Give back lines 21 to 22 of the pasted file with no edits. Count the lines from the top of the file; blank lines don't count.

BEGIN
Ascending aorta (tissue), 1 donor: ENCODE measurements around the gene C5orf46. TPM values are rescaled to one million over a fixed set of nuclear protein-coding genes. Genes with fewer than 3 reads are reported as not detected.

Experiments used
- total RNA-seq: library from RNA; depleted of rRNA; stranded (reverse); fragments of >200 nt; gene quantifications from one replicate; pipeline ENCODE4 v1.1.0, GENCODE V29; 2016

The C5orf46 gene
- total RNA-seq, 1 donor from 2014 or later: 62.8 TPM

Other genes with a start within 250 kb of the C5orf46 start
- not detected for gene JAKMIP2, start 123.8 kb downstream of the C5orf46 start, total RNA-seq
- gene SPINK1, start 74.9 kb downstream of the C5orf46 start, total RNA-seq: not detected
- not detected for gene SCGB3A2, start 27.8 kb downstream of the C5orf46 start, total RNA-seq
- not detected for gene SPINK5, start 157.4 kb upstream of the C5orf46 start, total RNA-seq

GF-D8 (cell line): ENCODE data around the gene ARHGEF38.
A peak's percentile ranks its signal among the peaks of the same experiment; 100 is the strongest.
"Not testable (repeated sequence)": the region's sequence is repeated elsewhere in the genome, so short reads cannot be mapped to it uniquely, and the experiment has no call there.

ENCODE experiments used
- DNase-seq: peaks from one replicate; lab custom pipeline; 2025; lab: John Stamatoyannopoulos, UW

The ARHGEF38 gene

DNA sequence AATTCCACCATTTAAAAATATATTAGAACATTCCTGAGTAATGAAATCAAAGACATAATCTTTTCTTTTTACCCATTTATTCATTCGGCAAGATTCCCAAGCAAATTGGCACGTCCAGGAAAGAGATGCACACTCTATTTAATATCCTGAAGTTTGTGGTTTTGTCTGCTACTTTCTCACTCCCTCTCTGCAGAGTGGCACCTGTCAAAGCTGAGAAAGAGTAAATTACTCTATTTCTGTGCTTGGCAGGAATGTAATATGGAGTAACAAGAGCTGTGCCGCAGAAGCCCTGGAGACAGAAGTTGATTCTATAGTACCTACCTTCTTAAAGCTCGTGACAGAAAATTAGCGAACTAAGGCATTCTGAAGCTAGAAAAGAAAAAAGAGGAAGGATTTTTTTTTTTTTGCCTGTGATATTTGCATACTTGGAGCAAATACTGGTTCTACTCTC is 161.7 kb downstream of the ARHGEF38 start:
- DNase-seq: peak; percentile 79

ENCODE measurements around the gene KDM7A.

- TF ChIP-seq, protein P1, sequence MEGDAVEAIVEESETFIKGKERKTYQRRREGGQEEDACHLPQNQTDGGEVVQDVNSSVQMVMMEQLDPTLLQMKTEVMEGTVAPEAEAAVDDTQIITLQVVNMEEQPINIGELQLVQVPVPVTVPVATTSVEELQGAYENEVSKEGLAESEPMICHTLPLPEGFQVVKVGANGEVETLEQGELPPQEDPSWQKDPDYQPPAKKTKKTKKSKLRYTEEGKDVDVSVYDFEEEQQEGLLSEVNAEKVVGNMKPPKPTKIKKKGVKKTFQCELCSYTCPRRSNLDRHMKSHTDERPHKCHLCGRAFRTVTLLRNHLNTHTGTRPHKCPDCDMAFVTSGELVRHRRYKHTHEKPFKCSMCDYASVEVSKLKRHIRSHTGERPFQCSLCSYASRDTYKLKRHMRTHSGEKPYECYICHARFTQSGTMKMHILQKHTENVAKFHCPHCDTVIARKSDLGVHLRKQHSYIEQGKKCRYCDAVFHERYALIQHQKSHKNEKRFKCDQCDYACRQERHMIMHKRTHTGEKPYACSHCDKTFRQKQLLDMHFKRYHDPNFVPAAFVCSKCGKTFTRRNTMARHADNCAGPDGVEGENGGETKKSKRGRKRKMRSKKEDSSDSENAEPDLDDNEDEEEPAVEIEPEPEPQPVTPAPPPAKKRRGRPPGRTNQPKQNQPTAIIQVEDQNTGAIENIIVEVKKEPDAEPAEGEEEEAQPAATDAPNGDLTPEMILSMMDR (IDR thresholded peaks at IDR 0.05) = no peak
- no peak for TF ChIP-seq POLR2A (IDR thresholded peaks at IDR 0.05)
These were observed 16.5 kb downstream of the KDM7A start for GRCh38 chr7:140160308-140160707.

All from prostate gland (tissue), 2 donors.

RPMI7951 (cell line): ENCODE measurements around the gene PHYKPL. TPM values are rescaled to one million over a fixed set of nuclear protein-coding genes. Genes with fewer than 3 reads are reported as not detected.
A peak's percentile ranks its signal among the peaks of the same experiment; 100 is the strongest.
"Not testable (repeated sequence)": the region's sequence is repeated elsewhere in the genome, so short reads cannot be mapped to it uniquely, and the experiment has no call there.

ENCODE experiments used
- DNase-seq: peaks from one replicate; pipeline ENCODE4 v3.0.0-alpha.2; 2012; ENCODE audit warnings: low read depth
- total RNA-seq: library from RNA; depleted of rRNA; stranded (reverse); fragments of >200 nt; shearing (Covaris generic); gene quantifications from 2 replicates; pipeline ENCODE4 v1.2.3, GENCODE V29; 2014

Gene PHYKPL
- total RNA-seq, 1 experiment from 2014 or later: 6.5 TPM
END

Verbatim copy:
- no peak for TF ChIP-seq POLR2A (IDR thresholded peaks at IDR 0.05)
These were observed 16.5 kb downstream of the KDM7A start for GRCh38 chr7:140160308-140160707.